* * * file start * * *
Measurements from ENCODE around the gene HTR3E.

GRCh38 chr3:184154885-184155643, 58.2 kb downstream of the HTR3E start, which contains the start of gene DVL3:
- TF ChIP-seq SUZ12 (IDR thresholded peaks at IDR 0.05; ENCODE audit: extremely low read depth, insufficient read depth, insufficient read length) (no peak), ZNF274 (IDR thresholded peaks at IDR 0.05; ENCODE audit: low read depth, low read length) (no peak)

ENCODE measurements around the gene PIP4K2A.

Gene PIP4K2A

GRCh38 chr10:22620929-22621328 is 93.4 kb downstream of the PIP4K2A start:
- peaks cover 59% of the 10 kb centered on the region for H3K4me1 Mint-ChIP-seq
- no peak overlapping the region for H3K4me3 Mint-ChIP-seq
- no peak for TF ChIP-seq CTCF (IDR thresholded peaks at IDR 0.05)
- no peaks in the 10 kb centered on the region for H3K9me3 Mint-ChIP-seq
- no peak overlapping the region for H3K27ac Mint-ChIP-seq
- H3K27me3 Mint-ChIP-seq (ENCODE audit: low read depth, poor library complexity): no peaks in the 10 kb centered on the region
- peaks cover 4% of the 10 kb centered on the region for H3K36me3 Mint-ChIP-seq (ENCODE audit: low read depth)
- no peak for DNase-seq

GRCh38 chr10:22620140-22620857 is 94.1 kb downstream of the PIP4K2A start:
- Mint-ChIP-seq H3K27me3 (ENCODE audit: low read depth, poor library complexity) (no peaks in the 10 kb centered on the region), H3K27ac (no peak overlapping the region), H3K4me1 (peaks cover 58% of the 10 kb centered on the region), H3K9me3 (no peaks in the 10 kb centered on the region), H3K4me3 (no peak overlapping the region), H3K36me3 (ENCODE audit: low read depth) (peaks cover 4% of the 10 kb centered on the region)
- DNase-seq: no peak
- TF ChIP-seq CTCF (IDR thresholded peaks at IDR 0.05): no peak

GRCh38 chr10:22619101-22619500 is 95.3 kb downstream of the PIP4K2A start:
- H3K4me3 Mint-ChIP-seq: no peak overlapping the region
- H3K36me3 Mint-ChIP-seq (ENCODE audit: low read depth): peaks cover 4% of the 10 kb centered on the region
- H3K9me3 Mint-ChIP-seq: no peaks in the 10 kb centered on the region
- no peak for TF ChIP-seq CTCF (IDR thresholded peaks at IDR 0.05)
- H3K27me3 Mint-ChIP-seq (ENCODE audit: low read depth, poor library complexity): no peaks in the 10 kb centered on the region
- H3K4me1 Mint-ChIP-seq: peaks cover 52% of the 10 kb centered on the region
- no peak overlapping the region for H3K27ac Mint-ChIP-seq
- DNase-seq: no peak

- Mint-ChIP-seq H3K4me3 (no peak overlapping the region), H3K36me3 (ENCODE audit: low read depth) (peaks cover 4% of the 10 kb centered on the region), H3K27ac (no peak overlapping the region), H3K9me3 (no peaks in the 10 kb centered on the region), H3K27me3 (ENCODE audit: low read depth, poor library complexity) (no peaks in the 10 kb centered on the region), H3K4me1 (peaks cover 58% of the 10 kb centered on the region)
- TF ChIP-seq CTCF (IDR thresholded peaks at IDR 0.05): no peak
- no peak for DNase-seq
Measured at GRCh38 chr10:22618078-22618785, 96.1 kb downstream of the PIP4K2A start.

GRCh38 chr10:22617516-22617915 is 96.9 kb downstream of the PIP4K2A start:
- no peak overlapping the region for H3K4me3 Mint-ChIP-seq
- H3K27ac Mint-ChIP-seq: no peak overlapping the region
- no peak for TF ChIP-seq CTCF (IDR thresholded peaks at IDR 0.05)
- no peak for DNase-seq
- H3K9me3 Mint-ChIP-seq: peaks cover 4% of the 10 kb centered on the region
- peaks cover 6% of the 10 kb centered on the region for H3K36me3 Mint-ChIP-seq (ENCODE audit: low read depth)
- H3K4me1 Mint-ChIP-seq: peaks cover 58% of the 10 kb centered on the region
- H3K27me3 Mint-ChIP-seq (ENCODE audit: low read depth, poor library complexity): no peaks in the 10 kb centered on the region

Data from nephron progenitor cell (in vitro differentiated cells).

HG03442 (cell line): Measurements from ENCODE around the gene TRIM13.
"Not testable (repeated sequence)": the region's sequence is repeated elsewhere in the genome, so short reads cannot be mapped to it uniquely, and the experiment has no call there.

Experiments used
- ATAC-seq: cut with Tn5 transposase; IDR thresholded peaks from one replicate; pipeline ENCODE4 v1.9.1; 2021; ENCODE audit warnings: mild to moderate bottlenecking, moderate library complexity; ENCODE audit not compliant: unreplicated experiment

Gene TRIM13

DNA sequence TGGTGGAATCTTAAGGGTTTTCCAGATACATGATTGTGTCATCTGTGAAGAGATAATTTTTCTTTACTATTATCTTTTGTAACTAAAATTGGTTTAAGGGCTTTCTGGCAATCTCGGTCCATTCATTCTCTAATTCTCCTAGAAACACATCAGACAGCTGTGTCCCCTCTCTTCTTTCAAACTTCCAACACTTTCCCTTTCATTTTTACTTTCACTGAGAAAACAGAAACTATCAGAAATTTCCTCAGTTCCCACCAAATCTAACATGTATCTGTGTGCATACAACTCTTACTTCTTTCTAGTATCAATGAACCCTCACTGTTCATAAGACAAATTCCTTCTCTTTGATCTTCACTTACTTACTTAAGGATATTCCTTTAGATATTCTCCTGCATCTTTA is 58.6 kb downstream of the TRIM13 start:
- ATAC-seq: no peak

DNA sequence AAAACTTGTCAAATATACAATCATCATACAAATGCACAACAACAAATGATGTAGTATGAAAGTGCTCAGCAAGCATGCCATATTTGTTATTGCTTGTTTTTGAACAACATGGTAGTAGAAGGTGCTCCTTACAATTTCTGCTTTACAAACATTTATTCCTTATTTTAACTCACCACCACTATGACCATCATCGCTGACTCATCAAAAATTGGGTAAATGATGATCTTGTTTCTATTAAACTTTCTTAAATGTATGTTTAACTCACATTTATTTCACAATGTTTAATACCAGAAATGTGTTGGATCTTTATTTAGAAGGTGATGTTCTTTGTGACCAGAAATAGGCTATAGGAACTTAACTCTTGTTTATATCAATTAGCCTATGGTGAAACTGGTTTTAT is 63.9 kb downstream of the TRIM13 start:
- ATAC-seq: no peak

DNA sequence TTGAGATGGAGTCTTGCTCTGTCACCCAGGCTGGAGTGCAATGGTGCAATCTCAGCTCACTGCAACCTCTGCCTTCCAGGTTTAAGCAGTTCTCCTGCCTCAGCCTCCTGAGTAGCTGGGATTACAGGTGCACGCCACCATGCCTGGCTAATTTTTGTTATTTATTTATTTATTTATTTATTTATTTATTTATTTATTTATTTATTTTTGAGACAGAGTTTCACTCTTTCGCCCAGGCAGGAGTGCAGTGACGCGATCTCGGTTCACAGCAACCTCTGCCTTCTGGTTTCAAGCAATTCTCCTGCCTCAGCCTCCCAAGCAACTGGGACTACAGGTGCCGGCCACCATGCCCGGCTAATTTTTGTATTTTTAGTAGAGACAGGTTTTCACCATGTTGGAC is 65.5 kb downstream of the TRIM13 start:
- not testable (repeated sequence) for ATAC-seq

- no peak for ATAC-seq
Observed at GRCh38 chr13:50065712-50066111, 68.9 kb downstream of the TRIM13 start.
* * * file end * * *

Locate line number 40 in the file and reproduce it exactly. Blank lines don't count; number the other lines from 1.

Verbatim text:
- H3K27me3 Mint-ChIP-seq (ENCODE audit: low read depth, poor library complexity): no peaks in the 10 kb centered on the region